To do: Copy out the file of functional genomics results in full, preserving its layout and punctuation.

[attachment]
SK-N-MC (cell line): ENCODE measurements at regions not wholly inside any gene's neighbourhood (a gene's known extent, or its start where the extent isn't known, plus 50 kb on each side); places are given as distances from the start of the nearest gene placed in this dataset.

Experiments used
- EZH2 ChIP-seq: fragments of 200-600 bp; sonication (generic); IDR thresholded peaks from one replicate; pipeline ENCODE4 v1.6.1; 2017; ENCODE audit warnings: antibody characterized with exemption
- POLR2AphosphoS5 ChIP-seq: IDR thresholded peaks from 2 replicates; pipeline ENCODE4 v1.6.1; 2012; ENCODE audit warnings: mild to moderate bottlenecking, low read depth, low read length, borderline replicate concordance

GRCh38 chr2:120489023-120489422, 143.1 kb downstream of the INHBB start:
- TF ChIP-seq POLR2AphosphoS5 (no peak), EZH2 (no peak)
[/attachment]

SK-N-MC (cell line): ENCODE measurements at regions not wholly inside any gene's neighbourhood (a gene's known extent, or its start where the extent isn't known, plus 50 kb on each side); places are given as distances from the start of the nearest gene placed in this dataset.

Experiments used
- EZH2 ChIP-seq: fragments of 200-600 bp; sonication (generic); IDR thresholded peaks from one replicate; pipeline ENCODE4 v1.6.1; 2017; ENCODE audit warnings: antibody characterized with exemption
- POLR2AphosphoS5 ChIP-seq: IDR thresholded peaks from 2 replicates; pipeline ENCODE4 v1.6.1; 2012; ENCODE audit warnings: mild to moderate bottlenecking, low read depth, low read length, borderline replicate concordance

GRCh38 chr2:120489023-120489422, 143.1 kb downstream of the INHBB start:
- TF ChIP-seq POLR2AphosphoS5 (no peak), EZH2 (no peak)